(Reuters) — Facebook on Thursday sued a Hong Kong company that it said baited people into clicking on celebrities’ photos and bogus advertising links, so it could install malware and run ads for counterfeit goods, diet pills and male enhancement supplements.
The social media company accused ILikeAd Media International software developer Chen Xiao Cong and marketer Huang Tao of using improper “celeb bait” and “cloaking” practices since at least 2016.
Facebook said this enabled the defendants to hijack users’ ad accounts, known as “account take over fraud,” violating its terms of service and advertising policies.
None of the defendants could immediately be reached for comment. The complaint filed in the federal court in San Francisco seeks unspecified damages and a Facebook ban.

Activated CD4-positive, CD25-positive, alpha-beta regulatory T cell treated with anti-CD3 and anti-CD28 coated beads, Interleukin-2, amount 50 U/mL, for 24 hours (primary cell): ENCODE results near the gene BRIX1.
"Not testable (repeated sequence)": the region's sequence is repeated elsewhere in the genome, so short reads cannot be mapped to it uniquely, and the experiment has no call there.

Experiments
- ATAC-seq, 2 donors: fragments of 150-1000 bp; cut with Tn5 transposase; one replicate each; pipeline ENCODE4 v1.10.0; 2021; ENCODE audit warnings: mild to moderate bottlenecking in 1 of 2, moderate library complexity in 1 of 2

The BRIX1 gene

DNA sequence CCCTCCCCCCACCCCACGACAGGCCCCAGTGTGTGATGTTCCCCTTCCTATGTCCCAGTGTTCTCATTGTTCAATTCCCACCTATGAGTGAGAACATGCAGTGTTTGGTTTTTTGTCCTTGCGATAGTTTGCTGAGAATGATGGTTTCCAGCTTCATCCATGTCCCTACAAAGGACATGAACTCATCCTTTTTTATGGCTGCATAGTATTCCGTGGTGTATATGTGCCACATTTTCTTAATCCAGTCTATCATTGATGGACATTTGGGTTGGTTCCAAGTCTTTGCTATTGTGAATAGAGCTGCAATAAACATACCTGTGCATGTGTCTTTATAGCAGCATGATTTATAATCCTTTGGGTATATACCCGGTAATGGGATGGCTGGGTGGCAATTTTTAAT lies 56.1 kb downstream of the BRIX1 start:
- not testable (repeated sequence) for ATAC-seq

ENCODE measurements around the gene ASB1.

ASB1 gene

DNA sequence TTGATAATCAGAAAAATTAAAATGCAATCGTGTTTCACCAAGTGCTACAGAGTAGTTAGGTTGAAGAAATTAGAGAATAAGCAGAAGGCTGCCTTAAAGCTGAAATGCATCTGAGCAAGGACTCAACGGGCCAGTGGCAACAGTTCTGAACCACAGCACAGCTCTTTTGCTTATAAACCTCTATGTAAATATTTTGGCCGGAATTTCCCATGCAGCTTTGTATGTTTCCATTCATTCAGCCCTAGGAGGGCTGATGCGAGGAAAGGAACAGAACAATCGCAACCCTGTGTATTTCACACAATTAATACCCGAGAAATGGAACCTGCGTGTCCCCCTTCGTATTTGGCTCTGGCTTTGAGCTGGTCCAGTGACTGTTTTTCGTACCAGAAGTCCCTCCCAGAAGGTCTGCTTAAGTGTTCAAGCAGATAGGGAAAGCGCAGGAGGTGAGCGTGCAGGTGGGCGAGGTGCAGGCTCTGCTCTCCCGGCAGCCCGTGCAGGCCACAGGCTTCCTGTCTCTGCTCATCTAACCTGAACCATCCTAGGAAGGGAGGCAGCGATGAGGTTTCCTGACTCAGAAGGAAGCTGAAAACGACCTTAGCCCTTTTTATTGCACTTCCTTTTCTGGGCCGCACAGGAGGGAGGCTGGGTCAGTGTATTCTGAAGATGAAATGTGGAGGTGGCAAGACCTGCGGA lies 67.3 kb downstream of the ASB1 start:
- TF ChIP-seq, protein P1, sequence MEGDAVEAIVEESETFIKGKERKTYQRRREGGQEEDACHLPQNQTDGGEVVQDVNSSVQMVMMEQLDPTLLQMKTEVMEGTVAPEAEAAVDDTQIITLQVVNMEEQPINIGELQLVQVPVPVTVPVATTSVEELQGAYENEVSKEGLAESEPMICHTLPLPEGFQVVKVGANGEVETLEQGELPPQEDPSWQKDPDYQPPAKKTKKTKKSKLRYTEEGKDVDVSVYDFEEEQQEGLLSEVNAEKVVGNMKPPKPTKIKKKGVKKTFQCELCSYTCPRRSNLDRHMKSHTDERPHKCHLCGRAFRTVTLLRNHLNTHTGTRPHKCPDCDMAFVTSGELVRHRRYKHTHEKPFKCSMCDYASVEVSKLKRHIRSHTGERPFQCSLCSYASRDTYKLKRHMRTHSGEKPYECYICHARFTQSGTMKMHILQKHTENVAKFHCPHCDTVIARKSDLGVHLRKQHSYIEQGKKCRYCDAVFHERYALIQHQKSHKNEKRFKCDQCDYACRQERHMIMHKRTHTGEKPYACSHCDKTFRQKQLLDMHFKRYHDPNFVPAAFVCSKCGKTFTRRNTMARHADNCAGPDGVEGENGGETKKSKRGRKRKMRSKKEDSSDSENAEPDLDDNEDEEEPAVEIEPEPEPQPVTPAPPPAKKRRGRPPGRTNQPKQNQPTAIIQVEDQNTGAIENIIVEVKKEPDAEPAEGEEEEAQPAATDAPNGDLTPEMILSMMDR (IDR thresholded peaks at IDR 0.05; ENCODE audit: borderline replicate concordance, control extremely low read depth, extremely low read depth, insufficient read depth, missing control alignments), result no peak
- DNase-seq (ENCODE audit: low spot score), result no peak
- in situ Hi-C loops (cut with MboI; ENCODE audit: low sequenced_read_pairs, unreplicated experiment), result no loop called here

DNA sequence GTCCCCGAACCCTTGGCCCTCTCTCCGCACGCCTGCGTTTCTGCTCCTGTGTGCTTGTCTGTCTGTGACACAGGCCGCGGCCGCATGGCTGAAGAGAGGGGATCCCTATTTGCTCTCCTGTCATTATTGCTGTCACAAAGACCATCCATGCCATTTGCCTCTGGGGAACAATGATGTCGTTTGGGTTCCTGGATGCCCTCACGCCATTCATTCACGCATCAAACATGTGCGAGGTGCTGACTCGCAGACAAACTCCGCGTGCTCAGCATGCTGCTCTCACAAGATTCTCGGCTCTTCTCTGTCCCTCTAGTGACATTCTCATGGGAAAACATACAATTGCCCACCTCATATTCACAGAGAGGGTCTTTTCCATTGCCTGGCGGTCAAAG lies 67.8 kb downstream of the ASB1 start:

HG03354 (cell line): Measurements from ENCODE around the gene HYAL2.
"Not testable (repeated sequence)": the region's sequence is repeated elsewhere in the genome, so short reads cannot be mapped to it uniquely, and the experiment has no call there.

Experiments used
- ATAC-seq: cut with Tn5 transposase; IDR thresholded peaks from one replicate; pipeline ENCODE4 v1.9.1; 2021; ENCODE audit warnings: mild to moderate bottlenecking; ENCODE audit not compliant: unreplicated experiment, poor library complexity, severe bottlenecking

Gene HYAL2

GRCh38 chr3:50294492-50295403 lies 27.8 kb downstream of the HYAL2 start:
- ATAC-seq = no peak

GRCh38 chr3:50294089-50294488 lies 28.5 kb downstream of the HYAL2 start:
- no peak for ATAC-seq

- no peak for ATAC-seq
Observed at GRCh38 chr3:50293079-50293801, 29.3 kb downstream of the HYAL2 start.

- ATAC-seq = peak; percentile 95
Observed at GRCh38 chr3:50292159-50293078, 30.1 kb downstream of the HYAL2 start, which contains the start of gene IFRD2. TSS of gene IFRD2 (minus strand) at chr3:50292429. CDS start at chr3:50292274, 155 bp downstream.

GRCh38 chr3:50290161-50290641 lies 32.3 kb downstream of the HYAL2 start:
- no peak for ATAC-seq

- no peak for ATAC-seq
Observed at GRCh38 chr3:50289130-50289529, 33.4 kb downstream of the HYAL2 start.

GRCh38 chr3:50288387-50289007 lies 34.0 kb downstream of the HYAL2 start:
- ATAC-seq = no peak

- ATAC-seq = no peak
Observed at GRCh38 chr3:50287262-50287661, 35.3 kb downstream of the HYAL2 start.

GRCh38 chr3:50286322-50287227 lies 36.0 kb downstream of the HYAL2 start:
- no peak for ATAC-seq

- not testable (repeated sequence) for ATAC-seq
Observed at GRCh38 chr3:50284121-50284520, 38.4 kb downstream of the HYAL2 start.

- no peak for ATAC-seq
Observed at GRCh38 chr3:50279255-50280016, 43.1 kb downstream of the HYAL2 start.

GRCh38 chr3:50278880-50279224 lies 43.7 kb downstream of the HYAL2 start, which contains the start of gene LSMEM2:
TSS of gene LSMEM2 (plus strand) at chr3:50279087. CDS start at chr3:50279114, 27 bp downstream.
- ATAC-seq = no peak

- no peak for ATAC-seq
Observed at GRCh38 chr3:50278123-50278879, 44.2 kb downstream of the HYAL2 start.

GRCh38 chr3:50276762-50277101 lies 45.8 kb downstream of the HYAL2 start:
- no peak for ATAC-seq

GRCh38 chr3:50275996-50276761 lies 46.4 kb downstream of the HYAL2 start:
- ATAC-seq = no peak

Facebook said this kind of lawsuit is rare, and that it has since April notified hundreds of thousands of users that their accounts may have been compromised.
The Menlo Park, California-based company said it has also issued more than $4 million in refunds to customers whose accounts were used by ILikeAd to run unauthorized ads.
“Cloaking” involves disguising the content of a link by displaying one version of that content to Facebook and another version to users.
“Creating real world consequences for those who deceive users and engage in cloaking schemes is important in maintaining the integrity,” Jessica Romero, Facebook’s director of platform enforcement and litigation, said in a statement.
According to the complaint, ILikeAd promoted itself as a “one-stop comprehensive solution to advertisers” hoping to market their wares on Facebook.
The case is Facebook Inc v ILikeAd International Co et al, U.S. District Court, Northern District of California, No. 19-07971.
(Reporting by Jonathan Stempel in New York; Editing by Tom Brown)
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